When should the statute of limitations begin on an insurance agency negligence claim?
That’s the question the Supreme Court of Ohio will answer in London Insurance vs. LGR Realty – a case that could have a major impact on the entire insurance industry.
LGR Realty filed a complaint against Frank & London Insurance Agency, an independent agency in Columbus, alleging that they received an unsatisfactory insurance policy.
This allegation arose after a third party filed a claim against LGR Realty and the commercial policy carrier, Continental Casualty Company, refused to defend and indemnify.
Frank & London Insurance argues that the statute of limitations clock began running when the policy was issued. However, LGR Realty argues that it was a “delayed-damages” situation and the statute of limitations clock began when Continental Casualty Company refused to defend or indemnify on the third-party claim.
The trial court ruled in favor of Frank & London Insurance Agency, citing that the case was time-barred. LGR Realty appealed this decision, and the 10th District Court of Appeals overturned the trial court ruling.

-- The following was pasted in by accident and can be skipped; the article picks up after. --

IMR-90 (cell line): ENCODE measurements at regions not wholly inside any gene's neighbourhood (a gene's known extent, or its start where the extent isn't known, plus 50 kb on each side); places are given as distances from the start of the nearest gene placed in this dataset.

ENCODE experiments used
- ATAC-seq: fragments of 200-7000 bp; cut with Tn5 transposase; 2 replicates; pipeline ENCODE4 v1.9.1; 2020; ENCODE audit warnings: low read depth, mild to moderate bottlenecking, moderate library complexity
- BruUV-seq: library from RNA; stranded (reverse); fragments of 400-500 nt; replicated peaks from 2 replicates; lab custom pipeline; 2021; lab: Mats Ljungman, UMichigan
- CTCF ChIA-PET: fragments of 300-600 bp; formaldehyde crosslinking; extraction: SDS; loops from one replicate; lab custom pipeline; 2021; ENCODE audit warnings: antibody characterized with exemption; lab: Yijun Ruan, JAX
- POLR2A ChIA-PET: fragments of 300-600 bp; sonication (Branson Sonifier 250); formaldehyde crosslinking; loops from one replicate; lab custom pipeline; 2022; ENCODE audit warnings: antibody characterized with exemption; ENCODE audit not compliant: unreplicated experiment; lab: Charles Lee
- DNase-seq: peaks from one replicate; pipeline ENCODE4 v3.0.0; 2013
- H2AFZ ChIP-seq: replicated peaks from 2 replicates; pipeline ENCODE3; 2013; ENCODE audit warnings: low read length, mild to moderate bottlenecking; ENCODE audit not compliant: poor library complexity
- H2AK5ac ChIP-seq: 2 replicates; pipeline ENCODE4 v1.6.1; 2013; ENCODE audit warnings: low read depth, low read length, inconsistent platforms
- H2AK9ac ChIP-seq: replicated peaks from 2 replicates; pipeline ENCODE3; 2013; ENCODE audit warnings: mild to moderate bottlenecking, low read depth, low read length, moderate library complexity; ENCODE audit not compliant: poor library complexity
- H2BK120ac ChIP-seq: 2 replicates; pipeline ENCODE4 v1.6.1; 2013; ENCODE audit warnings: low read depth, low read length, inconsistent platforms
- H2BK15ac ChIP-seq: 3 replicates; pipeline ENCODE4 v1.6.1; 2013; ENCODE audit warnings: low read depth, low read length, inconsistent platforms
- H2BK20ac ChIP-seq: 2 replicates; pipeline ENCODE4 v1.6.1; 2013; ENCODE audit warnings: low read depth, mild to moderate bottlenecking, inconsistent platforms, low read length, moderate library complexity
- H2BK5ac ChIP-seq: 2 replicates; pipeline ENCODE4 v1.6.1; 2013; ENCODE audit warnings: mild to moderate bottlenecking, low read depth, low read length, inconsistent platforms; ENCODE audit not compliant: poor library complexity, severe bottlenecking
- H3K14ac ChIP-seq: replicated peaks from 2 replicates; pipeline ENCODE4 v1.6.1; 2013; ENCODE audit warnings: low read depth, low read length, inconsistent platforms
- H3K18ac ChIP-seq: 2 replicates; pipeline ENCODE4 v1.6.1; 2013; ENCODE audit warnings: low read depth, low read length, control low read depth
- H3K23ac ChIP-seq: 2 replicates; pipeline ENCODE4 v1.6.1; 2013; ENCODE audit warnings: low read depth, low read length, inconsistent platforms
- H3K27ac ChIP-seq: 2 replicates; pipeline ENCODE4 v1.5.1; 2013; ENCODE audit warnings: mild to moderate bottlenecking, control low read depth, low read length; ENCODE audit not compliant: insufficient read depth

Recent Supreme Court of Ohio professional negligence cases have nearly rescinded the court’s decision in Kunz v. Buckeye Union Insurance Co., which approved the delayed-damages rule regarding statute of limitations. However, this decision has not been expressly overruled.
The Supreme Court of Ohio will soon determine whether the delayed-damages rule in Kunz v. Buckeye Union Insurance Co. will remain valid.
LGR Realty’s argument rests on the logic that it is unrealistic to expect a policyholder to know the extent of their coverage until harm is suffered. Therefore, the Court should rule that the statute of limitations began when Continental refused to indemnify LGR when they were sued by a third party.
However, Frank & London Insurance argues that since a cause of action in a professional negligence claim begins when the wrongful act is committed, the statute of limitations in this specific case began when LGR Realty purchased their policy.
Additionally, Frank & London Insurance argues that since the Kunz v. Buckeye Union Insurance Co. case, there have been other professional negligence claims where the court held that the statute of limitations begins when the act is committed, not when the discovery of the tort occurs.
A decision by the Supreme Court of Ohio is expected to be issued soon. Stay tuned for more updates!